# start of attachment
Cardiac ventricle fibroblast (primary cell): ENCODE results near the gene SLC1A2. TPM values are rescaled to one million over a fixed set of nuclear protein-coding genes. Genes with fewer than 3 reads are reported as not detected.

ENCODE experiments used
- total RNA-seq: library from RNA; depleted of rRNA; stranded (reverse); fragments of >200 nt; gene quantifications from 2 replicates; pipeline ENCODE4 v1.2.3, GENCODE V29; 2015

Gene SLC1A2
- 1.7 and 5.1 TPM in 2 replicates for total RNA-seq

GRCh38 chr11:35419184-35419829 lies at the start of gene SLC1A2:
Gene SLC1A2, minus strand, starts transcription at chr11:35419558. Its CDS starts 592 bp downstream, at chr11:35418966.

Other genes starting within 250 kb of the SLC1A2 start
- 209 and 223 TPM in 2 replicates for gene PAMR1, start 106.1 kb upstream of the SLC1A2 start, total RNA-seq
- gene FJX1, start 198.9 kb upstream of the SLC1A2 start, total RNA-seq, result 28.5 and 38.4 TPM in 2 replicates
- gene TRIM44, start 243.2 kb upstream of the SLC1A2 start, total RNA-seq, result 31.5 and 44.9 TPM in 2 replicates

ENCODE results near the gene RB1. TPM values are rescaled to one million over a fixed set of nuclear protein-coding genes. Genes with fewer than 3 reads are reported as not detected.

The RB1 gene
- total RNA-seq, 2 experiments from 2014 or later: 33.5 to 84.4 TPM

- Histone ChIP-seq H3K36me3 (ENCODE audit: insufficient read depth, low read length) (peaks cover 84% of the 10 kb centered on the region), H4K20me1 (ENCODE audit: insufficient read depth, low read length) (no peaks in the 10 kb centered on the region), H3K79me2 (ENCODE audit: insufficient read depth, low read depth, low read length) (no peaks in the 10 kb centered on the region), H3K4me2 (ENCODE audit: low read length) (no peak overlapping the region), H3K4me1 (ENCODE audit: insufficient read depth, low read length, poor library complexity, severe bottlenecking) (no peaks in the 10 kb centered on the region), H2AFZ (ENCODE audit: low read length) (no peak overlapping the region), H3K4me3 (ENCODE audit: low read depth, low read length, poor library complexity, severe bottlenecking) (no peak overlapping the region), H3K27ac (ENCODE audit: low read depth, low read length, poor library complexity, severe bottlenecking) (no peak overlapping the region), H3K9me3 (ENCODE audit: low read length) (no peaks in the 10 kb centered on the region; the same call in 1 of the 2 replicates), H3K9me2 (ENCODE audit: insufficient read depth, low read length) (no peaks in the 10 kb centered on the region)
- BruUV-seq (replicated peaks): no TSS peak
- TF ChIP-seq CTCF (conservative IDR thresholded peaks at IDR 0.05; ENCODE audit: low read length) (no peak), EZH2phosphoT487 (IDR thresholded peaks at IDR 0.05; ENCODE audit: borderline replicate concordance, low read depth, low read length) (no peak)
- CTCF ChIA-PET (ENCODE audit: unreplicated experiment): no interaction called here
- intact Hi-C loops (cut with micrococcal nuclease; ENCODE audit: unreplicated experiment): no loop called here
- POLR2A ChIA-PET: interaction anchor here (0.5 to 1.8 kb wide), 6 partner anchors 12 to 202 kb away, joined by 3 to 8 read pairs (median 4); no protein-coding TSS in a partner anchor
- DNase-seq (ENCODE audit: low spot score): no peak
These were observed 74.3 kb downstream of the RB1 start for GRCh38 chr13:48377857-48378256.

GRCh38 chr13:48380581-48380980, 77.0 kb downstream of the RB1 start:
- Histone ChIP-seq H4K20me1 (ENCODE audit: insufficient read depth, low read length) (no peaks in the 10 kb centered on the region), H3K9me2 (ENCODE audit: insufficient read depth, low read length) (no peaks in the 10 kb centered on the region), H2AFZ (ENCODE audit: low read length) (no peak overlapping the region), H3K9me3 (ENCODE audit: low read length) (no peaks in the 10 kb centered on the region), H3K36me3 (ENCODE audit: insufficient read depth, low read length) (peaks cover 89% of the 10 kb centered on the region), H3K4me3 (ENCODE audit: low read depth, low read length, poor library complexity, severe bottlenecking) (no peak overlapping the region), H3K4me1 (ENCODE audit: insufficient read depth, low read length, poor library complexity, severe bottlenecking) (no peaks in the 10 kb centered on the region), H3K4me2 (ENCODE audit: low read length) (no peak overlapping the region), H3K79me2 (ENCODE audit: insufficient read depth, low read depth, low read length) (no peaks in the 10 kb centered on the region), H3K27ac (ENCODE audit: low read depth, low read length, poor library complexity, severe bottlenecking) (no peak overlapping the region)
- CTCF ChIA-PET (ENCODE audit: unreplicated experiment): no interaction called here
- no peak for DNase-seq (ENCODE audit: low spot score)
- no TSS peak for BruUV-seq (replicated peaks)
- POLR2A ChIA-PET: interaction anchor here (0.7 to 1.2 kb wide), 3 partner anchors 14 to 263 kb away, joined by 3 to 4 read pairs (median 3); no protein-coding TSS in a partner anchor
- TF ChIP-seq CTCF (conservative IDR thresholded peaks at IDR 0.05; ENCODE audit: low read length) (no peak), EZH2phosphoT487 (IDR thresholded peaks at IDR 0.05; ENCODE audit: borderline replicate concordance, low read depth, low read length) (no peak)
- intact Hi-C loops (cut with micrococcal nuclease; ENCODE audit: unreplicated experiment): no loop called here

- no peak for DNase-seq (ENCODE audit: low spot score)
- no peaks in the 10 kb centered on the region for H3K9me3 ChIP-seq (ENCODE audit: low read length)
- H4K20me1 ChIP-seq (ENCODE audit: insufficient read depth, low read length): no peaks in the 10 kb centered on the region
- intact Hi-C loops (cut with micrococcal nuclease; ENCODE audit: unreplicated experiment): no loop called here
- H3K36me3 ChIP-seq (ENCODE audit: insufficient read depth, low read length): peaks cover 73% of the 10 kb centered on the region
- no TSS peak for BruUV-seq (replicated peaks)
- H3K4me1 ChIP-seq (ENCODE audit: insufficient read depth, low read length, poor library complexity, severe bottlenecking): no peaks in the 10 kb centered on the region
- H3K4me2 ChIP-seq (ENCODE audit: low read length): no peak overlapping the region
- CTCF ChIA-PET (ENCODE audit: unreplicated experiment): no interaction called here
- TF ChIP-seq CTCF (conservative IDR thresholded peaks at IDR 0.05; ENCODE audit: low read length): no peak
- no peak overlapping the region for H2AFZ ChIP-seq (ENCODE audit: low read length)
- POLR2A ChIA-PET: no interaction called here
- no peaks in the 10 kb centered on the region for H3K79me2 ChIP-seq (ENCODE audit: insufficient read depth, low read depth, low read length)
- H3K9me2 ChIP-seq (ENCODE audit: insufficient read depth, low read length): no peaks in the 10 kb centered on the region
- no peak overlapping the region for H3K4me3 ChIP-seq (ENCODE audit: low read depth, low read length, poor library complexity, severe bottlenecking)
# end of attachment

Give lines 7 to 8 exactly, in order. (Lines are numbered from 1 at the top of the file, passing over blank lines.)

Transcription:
Gene SLC1A2, minus strand, starts transcription at chr11:35419558. Its CDS starts 592 bp downstream, at chr11:35418966.

Other genes starting within 250 kb of the SLC1A2 start